Though the new streetcar from Pioneer Square to Capitol Hill is not fast, and frequently gets caught in the traffic that thickens between 12th Avenue South/South Jackson Street and Broadway/East James Way, it still has the virtue, as a riding experience, of being more aesthetically pleasing than an automobile or a bus. What it renders inaurguable in regard to urban mobility is that rail is the highest mode of public transportation. The lowest is, of course, the car.
The streetcar's large windows, combined with the gliding movement on the rails, has two pleasing consequences: one is cinematic and the other theatrical. When the train is moving on straight lines, it transforms the passing city into a kind of cinema. When on curving lines, near and distant buildings shift this way and that like set pieces on a stage at the end of an act.
Cars need to be elevated to achieve this kind of visual drama (entering Seattle by I-5, for example), and buses are just too bumpy, too clumsy to cast any kind of spell. Rubber on a road is no match for steel on steel.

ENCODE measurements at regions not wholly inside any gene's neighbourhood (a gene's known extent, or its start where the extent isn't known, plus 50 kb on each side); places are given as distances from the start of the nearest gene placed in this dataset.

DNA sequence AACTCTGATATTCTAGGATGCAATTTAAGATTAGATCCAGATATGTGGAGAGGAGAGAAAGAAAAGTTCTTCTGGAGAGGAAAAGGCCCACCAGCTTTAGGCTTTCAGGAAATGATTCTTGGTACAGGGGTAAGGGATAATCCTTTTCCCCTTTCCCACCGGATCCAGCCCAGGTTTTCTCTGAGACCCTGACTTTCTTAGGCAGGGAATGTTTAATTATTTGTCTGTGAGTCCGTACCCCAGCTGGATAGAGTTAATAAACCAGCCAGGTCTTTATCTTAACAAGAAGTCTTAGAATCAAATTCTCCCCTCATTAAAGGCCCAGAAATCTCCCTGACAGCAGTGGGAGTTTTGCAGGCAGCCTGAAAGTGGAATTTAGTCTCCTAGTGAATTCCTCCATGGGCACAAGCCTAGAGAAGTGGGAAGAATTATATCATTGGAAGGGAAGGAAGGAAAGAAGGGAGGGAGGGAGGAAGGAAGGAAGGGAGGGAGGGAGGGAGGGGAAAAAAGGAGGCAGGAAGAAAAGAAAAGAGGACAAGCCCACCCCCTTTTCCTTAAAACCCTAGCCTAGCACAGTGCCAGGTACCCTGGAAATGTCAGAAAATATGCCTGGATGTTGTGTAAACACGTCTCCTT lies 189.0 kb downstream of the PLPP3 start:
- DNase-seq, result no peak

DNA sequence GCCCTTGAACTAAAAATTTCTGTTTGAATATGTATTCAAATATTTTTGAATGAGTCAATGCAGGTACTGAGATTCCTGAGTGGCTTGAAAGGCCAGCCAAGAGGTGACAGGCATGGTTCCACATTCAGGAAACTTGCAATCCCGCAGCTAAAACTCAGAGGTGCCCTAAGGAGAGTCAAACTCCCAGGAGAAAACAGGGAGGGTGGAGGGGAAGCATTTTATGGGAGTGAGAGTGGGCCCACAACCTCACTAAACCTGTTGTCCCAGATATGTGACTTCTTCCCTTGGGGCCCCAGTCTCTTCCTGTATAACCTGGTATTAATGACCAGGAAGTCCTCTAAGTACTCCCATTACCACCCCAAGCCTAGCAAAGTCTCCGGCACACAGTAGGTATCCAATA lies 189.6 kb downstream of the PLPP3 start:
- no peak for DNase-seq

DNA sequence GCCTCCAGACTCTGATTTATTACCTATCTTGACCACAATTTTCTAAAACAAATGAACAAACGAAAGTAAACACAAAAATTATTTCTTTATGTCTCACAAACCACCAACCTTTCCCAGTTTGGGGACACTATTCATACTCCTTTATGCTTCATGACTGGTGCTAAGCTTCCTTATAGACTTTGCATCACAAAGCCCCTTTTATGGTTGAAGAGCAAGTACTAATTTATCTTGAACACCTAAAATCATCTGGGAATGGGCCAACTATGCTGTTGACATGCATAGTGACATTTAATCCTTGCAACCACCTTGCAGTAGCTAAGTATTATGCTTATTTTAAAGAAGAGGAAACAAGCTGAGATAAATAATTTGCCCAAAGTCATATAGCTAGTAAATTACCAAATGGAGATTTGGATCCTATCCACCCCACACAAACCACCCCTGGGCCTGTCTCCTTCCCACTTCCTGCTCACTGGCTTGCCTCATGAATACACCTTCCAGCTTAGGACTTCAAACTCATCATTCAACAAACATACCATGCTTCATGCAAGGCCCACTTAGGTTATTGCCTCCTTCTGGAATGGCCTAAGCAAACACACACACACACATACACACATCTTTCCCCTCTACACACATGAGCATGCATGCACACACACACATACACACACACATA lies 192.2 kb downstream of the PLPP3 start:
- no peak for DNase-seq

Walking is always the best way to experience what the 20th century urbanist Jane Jacobs called the "ballet of a... city sidewalk"—the first of all urban pleasures. But rail transportation is best for experiencing the background or setting of a city. Indeed, because it moves somewhere between the whole and the particular, the scape and street, it provides something of a solution to the orientation problems specified in the theory of cognitive mapping.
On I-5, the transition from the glorious image of downtown to the mundane life of the city is always so unreal. The two parts never unite. Here, there can only be cognitive rupture.